*Instructions below this little rambling
I get extremely competitive with things that are not even remotely a competition. Video games, pick-up basketball, corn hole, miniature golf and other extreme sports just don’t get my blood boiling. I’ll enjoy myself playing, but if you get heated I’ll just start laughing and go fix a drink. (Look around. Are you in a driveway? Yes? Then calm down.)
My gaze for competition is narrow, and focused. I have a few competitive non-competition outliers; yoga, emotional food story-sharing and dressing. But the arena, in which I thrive, is holiday crafts. I love themes, parties and holidays. But I adore making them more difficult than they need to be. Being so stuck on holiday crafts comes with struggle. You get jealous ridicule and feared admiration from those who are lesser (buy things from a store.) The hardest part about being competitive at crafting, is having to tell your dad you’re gay.
If you too, want to make more enemies than friends at an upcoming Easter party, then put on your sunhat and lets make some pretentious eggs!
I dyed mine with silk then baked a tye dyed cupcake inside each. Your move.
For the feared admiration of your “friends” you will need:
1 box cake mix*
3 tablespoons applecider vinegar
30 large white eggs (3 of the yolks will be used in the recipe, you can just hang out with the other 27, the shells are the valuable part)
quart or galloon Ziplock bags
100% silk ties for dyeing **
string, twist ties, etc.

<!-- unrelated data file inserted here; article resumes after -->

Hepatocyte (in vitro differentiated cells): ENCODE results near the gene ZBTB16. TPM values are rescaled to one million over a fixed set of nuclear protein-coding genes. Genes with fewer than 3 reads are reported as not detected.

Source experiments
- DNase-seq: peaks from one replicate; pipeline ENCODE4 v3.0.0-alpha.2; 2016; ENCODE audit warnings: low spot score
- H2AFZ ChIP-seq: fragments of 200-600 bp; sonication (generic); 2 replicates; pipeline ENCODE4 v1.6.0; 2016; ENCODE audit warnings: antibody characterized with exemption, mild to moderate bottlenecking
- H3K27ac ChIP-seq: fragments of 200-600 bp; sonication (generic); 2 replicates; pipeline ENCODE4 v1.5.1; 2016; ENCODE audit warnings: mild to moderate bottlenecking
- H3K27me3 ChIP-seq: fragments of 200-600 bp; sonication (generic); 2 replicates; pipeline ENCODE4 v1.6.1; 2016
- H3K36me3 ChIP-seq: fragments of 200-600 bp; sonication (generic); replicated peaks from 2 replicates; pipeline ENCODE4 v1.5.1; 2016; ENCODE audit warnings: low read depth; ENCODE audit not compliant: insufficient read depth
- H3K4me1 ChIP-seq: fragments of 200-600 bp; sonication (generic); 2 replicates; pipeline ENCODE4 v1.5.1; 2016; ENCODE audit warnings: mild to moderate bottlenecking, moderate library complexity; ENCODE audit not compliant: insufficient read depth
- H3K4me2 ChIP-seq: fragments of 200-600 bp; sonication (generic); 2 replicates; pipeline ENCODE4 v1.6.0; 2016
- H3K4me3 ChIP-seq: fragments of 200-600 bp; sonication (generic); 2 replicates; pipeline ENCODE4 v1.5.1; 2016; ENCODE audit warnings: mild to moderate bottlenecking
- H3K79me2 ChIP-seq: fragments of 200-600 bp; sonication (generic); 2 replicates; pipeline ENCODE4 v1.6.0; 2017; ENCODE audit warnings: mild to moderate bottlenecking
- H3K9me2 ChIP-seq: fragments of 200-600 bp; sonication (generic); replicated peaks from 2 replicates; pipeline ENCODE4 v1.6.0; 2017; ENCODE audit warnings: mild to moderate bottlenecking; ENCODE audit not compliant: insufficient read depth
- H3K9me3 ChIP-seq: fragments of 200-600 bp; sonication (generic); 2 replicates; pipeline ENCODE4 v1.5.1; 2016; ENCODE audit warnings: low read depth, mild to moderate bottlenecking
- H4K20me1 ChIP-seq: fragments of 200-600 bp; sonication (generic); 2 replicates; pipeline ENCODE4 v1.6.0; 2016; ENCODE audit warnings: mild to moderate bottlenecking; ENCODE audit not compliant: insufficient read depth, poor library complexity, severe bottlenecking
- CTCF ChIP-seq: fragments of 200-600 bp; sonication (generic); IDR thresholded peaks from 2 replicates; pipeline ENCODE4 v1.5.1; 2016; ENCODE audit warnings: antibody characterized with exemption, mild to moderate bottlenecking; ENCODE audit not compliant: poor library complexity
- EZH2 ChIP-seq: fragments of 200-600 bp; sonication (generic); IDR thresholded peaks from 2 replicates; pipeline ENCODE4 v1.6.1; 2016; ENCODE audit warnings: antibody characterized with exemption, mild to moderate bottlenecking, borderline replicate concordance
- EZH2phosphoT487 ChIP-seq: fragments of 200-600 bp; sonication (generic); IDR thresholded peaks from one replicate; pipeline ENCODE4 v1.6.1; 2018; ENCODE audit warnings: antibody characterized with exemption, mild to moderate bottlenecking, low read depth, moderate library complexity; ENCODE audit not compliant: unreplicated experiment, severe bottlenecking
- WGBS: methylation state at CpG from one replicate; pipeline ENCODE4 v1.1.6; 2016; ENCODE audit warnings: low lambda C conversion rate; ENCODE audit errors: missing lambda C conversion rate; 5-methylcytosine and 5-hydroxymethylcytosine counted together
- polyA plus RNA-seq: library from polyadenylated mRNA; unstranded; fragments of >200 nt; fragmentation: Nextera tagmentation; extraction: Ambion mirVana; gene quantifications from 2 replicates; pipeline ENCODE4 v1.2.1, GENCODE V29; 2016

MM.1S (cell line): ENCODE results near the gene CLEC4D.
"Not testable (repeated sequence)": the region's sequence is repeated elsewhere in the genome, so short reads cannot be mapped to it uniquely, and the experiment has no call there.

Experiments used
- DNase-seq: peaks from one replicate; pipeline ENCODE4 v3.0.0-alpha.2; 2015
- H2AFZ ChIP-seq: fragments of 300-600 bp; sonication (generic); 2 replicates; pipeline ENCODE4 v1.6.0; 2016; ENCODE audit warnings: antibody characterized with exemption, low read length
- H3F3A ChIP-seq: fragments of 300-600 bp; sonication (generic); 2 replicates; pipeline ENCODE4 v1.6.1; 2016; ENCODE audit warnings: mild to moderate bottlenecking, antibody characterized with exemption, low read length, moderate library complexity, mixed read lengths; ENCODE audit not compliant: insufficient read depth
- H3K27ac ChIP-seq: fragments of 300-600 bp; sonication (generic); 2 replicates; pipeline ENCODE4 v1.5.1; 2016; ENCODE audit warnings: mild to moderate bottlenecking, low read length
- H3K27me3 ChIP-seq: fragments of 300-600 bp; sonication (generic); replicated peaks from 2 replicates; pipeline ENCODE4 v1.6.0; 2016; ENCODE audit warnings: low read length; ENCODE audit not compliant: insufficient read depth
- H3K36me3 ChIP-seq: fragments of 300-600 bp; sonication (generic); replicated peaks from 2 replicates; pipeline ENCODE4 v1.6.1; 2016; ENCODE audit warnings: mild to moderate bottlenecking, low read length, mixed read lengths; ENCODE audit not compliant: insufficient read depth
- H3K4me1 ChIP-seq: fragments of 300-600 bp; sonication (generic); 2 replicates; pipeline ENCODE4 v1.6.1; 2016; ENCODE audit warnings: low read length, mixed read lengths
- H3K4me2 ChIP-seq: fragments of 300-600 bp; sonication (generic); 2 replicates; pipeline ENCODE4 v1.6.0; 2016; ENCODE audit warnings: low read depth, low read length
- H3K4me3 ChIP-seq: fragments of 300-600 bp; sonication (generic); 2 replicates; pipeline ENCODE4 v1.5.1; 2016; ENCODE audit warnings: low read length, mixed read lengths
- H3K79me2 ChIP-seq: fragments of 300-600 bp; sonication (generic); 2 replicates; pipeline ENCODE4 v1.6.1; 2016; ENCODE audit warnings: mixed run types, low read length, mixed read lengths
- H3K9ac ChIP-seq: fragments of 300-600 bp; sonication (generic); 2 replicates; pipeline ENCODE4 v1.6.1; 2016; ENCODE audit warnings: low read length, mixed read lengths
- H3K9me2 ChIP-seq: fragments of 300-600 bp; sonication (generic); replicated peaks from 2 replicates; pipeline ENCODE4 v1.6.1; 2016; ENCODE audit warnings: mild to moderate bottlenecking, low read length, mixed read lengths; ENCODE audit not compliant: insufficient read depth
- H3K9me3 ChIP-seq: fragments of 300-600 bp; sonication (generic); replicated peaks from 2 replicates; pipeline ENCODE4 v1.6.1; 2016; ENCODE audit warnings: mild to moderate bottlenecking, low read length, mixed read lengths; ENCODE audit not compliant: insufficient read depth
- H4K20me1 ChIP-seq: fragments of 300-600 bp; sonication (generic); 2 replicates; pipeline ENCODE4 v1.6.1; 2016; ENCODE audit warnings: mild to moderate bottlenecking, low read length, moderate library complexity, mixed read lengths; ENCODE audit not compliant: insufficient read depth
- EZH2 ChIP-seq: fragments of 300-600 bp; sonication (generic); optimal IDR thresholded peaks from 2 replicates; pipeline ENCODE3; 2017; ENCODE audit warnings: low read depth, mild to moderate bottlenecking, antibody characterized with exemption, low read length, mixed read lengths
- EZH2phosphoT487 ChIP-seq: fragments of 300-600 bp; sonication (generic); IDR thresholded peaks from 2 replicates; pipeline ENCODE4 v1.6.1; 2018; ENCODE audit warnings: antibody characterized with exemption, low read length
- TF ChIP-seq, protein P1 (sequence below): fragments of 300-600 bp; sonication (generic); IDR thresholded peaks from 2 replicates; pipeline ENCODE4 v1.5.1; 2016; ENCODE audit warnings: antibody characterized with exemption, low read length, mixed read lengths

a good baking playlist
*Any flavor will do, but because egg cakes have no icing I choose one of the sweeter options.
**One tie can cover 2-4 eggs.
To Prep the little darlings:
- The recipe can fill 30 eggs, naturally you should make as many as you want and use the rest of the batter for normal cupcakes. Begin collecting the shells early for less pile-up. Just start draining the eggs you use for cooking instead of cracking them. And then you can say this project took you days; I’m certainly going to.
- To drain the eggs a wine corkscrew works best, even though I just pulled it out of the drawer as a reflex.
- Gently poke the tip of the corkscrew into the bottom of a large egg. Once the tip is inside, twist the corkscrew down, like you would into a cork. Get two rotations in then slowly pull the corkscrew straight back out. This will leave a pencil-sized hole.
- You can easily peel away additional shell. A nickel sized whole is ideal. The corkscrew can also be used to burst the yolk, which will help it slip out. Once drained, submerge the shells in saltwater for at least 30 minutes.
*If you do not want to dye your eggs skip ahead to “Cake, Cake, Cake, Cake” but that’s something someone who didn’t consider art school would do.
Making them to dye for:
Adjustments for hollow eggs: These are extremely easy to break with your big strong hands, be careful. You will not be able to wrap the silk as tight. Additionally, hollow eggs float so you will have to fill them with water then do the wrapping in the pot, while they are submerged. If they aren’t filled with water the eggs will float to the top and the designs wont be as bold. If they were still floating I turned the culprits periodically and left them in for longer to think about what they had done.